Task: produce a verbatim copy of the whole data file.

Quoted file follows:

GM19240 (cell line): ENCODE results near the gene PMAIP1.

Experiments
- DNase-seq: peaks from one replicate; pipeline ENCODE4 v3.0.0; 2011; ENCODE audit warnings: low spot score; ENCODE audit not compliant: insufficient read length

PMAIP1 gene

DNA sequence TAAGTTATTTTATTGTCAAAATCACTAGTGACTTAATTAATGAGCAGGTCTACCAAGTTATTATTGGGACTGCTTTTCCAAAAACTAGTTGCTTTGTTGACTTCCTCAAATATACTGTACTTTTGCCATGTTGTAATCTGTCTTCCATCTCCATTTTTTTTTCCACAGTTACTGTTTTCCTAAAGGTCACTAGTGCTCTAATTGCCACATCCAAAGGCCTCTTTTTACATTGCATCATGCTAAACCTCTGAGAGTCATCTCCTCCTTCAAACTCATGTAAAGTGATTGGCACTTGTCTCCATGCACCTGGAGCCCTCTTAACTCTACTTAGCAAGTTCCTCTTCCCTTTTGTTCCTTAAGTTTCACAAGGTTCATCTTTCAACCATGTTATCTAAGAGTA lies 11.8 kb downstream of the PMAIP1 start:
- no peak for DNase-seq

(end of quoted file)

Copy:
GM19240 (cell line): ENCODE results near the gene PMAIP1.

Experiments
- DNase-seq: peaks from one replicate; pipeline ENCODE4 v3.0.0; 2011; ENCODE audit warnings: low spot score; ENCODE audit not compliant: insufficient read length

PMAIP1 gene

DNA sequence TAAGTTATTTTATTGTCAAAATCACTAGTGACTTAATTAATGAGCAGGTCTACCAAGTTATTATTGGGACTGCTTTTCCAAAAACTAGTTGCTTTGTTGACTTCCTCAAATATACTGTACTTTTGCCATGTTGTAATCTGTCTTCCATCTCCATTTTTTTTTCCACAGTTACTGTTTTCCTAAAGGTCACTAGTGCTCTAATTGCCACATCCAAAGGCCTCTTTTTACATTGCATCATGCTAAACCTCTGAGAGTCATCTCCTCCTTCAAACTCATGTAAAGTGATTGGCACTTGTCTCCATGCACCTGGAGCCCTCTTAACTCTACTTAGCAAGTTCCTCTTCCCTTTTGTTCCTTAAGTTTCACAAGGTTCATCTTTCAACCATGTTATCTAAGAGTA lies 11.8 kb downstream of the PMAIP1 start:
- no peak for DNase-seq